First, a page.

Jacob City: Water Tower Welcome
Jacob City is a Legacy Community that has a history going back to the early 1800s. The community is located between Campbellton and Cottondale in the northwestern part of Jackson County. It was formed by a group of former slaves who moved to Jacob City to gain isolation and safety from the racism prevalent in Webbville. The name Jacob City comes from Jacob Jones, a white man who owned property in the area where Jacob City is today. He offered housing and safety for many of the first black people that left Webbville. By the mid-1800s, Jacob City was known as the first black community in Jackson County.
By the early 1900s, Jacob City had become economically independent and had a growing population. However, like many other Legacy Communities during the time of out-migration, the city began to suffer economically due to a lack of economic and educational opportunities. Despite the out-migration that the city has suffered from, the community is still very close-knit and is home to many culturally important sites and traditions. One of these sites is St. Mary’s Missionary Baptist.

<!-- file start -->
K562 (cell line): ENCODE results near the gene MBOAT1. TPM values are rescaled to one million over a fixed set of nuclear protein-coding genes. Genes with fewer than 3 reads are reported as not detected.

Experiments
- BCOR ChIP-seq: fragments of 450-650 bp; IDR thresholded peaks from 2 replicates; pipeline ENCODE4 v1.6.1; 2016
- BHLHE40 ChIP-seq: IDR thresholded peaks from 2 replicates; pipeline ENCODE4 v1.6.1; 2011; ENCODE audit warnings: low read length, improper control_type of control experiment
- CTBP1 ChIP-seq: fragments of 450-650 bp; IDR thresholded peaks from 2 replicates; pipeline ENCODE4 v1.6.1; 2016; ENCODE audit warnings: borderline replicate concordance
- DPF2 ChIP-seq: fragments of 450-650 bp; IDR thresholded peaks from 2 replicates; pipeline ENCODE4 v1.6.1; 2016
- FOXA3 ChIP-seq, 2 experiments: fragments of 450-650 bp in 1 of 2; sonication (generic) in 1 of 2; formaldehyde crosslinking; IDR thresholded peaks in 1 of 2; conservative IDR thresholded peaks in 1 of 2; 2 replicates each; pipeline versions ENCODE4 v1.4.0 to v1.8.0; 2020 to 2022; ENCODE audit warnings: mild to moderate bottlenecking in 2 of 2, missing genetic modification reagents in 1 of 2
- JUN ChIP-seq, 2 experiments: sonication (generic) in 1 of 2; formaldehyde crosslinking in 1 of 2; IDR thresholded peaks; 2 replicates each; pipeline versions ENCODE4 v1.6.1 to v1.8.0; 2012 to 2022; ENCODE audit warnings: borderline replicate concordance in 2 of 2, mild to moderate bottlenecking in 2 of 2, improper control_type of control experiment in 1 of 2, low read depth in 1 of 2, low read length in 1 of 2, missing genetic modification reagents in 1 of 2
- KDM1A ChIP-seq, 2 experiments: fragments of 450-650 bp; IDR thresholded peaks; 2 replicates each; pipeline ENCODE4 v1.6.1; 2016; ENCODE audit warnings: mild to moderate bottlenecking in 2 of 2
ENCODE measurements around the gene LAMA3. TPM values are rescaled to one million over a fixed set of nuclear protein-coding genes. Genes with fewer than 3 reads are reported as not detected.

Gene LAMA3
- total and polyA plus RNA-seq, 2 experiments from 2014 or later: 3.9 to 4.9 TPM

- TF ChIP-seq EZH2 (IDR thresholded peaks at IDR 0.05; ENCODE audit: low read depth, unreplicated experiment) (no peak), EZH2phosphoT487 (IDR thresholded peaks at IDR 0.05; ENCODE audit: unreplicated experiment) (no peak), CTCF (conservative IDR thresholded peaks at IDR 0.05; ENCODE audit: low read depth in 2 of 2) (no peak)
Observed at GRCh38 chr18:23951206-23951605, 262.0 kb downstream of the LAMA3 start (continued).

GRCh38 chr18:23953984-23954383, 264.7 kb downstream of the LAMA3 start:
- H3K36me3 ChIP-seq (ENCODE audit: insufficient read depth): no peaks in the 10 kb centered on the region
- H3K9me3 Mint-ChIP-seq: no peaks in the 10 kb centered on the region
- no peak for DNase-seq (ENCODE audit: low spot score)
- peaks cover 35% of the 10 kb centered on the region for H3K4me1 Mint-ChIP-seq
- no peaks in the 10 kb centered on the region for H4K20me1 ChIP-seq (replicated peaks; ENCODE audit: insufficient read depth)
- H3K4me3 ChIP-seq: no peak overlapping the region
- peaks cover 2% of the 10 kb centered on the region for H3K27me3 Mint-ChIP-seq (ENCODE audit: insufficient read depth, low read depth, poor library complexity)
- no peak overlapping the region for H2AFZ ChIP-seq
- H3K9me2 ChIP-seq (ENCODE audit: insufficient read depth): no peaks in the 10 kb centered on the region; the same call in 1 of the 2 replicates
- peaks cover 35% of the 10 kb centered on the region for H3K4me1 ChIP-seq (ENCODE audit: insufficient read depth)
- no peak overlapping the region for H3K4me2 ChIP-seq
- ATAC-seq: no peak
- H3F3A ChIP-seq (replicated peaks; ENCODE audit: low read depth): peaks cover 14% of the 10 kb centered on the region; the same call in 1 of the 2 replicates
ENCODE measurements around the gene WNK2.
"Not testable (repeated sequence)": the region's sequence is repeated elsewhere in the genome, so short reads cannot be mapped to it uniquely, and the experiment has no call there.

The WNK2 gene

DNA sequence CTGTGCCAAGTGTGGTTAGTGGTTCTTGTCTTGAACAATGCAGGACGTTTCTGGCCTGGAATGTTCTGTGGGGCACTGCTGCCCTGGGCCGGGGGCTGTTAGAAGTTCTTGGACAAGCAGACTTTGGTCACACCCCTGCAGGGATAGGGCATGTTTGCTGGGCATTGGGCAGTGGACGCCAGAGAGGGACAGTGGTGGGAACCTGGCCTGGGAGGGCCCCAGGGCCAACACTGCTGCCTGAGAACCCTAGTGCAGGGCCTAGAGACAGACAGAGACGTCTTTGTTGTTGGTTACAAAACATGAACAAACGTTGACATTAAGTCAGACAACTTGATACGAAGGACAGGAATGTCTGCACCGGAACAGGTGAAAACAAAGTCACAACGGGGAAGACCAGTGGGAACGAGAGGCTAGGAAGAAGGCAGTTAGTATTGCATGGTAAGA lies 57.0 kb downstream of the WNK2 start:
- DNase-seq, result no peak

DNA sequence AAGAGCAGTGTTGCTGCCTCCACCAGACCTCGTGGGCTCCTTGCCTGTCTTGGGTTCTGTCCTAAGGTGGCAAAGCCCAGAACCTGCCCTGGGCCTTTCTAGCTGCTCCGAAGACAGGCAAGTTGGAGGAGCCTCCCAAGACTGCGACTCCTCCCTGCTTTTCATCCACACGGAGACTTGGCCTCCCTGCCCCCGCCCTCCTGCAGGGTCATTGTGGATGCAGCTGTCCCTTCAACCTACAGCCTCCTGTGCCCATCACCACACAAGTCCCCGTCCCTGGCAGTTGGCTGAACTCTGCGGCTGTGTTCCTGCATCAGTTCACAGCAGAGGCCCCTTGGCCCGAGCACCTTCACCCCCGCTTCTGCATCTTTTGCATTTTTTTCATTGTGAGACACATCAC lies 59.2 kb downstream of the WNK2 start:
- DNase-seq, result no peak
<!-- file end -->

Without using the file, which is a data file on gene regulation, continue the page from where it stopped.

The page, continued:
Throughout its history, Jacob City has also been home to other important social gathering spaces such as barbershops, beauty stores, and small cafes. Additionally, the town was home to a recreational baseball team that traveled around the area playing against other Legacy Community teams. Jacob City, known simply as Jacob at first, joined the League of Cities in the late 1900s and officially became Jacob City in 1984.
The dedication and loyalty of its residents are clearly shown through the annual celebration of Jacob City Day every September. The event started as a service day for residents, even those who moved, to come together to volunteer to clean up their community and share skills and ideas with one another. Today, the day has evolved into a city-sponsored 3-day festival celebrating the neighborly support that makes the city the strong community it is today. The festival hosts speakers, parades, a variety of music and food, and games for children. The festival ends with a Sunday service at St. Mary’s Missionary Baptist Church. These social gatherings, which have lasted throughout the city’s history, have formed the rich and colorful fabric of the community.